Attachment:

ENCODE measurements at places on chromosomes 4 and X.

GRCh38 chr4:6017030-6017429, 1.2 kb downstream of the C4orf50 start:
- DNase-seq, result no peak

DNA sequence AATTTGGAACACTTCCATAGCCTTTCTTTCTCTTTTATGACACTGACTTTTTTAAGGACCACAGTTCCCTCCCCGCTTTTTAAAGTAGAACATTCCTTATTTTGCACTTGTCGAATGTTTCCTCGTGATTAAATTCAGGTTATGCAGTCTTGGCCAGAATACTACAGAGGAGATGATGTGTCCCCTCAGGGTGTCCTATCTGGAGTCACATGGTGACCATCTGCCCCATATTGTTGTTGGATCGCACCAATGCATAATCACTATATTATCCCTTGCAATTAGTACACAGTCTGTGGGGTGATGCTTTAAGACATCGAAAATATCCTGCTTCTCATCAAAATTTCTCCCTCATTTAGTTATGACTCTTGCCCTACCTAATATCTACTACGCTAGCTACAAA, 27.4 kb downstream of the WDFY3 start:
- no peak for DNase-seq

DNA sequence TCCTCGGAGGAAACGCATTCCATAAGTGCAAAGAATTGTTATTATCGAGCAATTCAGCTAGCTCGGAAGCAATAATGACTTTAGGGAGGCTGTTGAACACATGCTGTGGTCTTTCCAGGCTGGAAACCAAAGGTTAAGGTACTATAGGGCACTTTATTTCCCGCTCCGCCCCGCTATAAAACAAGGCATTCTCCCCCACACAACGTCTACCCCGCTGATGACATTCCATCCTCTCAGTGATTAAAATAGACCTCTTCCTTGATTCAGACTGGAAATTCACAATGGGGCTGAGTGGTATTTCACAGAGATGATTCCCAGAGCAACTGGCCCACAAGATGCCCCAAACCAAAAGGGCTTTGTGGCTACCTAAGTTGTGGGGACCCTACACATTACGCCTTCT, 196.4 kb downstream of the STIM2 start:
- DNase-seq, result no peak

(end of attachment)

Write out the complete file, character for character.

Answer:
ENCODE measurements at places on chromosomes 4 and X.

GRCh38 chr4:6017030-6017429, 1.2 kb downstream of the C4orf50 start:
- DNase-seq, result no peak

DNA sequence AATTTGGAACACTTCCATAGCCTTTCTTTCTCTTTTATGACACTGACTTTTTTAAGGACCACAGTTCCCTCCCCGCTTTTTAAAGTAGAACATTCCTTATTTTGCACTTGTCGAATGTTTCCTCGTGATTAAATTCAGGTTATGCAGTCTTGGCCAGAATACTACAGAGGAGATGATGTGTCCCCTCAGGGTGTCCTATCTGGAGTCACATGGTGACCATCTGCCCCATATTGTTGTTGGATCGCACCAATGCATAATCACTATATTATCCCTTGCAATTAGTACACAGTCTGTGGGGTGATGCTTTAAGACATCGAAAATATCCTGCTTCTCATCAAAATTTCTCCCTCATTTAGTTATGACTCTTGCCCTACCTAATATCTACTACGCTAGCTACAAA, 27.4 kb downstream of the WDFY3 start:
- no peak for DNase-seq

DNA sequence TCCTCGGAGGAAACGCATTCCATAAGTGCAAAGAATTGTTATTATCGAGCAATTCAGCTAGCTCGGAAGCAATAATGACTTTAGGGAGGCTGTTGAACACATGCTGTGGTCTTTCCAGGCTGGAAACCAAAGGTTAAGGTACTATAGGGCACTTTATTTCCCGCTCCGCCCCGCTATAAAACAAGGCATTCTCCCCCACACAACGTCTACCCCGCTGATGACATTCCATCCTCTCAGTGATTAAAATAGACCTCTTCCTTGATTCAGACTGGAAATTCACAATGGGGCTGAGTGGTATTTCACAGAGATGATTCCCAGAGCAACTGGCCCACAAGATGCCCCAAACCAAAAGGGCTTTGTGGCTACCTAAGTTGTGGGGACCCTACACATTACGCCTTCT, 196.4 kb downstream of the STIM2 start:
- DNase-seq, result no peak